Hidden in Eastern Europe and forgotten for centuries, the fruity, slightly sweet, and full-bodied õlu, or beer, made by the Seto people is reminiscent of British Mild Ale, Kvass, a beverage made from fermented bread, and even root beer.
Carlsberg’s Carl Jacobsen had clearly been impressed by what he’d seen on his travels and brought back an enthusiasm for British ales. So much enthusiasm that he started brewing ales alongside the lagers you would expect.
Whitbread created one of the most useful documents for anyone interested in the history of British beer: their Gravity Book. In it, they documented thousands of samples of competitors’ beers, from the early 1920s to the late 1960s.
While America’s ales had their roots in Britain, they slowly began to adapt and change in their new home. By the 1890s, there were significant differences in the way British and American ale breweries operated and the equipment they used.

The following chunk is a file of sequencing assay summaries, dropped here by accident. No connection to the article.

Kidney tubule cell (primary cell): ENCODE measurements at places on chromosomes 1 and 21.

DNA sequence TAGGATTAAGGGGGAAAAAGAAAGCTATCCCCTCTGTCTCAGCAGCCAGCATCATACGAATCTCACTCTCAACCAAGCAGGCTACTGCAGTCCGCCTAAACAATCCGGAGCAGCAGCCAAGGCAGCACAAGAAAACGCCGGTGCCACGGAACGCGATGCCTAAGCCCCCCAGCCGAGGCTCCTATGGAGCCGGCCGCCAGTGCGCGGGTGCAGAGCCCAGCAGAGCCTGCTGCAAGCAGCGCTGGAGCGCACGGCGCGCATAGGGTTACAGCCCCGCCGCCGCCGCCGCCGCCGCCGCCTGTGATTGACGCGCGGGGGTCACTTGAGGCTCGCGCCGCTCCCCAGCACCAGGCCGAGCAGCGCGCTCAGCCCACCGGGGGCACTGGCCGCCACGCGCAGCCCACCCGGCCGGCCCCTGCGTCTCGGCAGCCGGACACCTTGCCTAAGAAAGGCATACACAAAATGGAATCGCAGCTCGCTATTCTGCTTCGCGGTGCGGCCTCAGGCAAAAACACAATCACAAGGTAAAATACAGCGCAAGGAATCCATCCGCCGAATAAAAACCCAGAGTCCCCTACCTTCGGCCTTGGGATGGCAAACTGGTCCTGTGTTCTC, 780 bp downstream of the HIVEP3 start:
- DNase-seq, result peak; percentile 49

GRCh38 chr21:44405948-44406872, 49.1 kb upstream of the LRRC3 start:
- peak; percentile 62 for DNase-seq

What’s slightly surprising to see in old British newspapers is that the strongest Mild is called “Imperial.” Especially as I’ve been calling XXXX Ale “Imperial Mild” for a while now. I thought I was just making it up. Once again, history has proved that there’s almost nothing genuinely new.
You might be surprised at some of the multitude of forms Mild Ale has taken. Many were about as dissimilar from the modern version as you can imagine. But let’s get one thing straight first: The name Mild has nothing to do with low gravity or low hopping rates.
Mild needs an aggressive public relations campaign, an image consultant, maybe even a personal trainer. Otherwise, one of the world’s most misunderstood beer styles will never shed its reputation for mediocrity.